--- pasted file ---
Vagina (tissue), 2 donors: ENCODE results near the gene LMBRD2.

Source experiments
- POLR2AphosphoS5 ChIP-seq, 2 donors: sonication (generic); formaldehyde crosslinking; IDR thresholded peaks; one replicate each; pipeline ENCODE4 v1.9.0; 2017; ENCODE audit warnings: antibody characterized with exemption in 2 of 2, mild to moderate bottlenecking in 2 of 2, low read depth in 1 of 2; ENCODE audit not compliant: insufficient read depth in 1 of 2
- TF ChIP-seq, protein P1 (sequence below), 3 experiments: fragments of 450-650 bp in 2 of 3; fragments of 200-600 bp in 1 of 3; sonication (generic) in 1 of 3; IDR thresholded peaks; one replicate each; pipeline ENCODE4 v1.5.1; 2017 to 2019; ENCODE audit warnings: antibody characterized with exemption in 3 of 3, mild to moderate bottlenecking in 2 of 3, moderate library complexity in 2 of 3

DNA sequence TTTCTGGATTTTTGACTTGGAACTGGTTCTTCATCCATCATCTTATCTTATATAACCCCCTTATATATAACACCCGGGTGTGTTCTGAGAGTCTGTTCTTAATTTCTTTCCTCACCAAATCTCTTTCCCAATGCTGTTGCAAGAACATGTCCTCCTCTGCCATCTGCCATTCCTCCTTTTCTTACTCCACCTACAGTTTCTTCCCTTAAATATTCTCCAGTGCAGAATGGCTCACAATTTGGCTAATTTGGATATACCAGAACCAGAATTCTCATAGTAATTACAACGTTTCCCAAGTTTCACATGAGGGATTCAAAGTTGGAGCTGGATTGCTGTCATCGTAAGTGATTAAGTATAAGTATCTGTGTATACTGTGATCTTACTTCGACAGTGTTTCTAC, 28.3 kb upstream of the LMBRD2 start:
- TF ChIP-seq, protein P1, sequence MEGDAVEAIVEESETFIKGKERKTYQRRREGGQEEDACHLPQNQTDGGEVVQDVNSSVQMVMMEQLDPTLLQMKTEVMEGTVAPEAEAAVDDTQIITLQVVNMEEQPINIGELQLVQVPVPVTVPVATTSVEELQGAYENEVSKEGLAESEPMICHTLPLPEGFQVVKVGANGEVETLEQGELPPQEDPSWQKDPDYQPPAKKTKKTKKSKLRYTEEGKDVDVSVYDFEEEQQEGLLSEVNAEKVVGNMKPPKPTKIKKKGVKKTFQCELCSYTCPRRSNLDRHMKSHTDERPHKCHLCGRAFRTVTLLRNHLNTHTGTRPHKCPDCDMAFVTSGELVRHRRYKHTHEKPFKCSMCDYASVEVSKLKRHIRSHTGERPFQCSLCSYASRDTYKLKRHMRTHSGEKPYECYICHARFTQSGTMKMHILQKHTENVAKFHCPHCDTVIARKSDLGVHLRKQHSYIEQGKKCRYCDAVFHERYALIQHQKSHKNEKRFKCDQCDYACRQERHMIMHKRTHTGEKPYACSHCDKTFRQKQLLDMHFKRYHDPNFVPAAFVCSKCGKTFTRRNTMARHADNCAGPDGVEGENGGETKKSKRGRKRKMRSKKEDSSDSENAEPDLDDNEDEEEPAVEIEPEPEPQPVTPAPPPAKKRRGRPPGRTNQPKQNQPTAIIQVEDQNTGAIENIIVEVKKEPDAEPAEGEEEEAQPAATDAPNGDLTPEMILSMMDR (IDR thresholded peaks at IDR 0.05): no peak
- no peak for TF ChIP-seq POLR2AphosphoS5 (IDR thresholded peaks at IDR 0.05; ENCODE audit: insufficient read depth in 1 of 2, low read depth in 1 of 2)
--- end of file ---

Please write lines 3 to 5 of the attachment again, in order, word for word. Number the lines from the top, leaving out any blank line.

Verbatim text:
- POLR2AphosphoS5 ChIP-seq, 2 donors: sonication (generic); formaldehyde crosslinking; IDR thresholded peaks; one replicate each; pipeline ENCODE4 v1.9.0; 2017; ENCODE audit warnings: antibody characterized with exemption in 2 of 2, mild to moderate bottlenecking in 2 of 2, low read depth in 1 of 2; ENCODE audit not compliant: insufficient read depth in 1 of 2
- TF ChIP-seq, protein P1 (sequence below), 3 experiments: fragments of 450-650 bp in 2 of 3; fragments of 200-600 bp in 1 of 3; sonication (generic) in 1 of 3; IDR thresholded peaks; one replicate each; pipeline ENCODE4 v1.5.1; 2017 to 2019; ENCODE audit warnings: antibody characterized with exemption in 3 of 3, mild to moderate bottlenecking in 2 of 3, moderate library complexity in 2 of 3

DNA sequence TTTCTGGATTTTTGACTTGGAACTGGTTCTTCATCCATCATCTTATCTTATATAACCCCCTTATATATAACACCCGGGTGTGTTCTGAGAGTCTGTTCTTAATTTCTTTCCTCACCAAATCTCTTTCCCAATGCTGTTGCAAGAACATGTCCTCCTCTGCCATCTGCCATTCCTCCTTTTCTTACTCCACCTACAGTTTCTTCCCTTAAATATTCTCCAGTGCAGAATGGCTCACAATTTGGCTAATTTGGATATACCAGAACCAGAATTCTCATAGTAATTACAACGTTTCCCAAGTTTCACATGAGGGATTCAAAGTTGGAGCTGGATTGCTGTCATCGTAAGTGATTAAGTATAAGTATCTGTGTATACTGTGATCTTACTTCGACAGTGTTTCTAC, 28.3 kb upstream of the LMBRD2 start: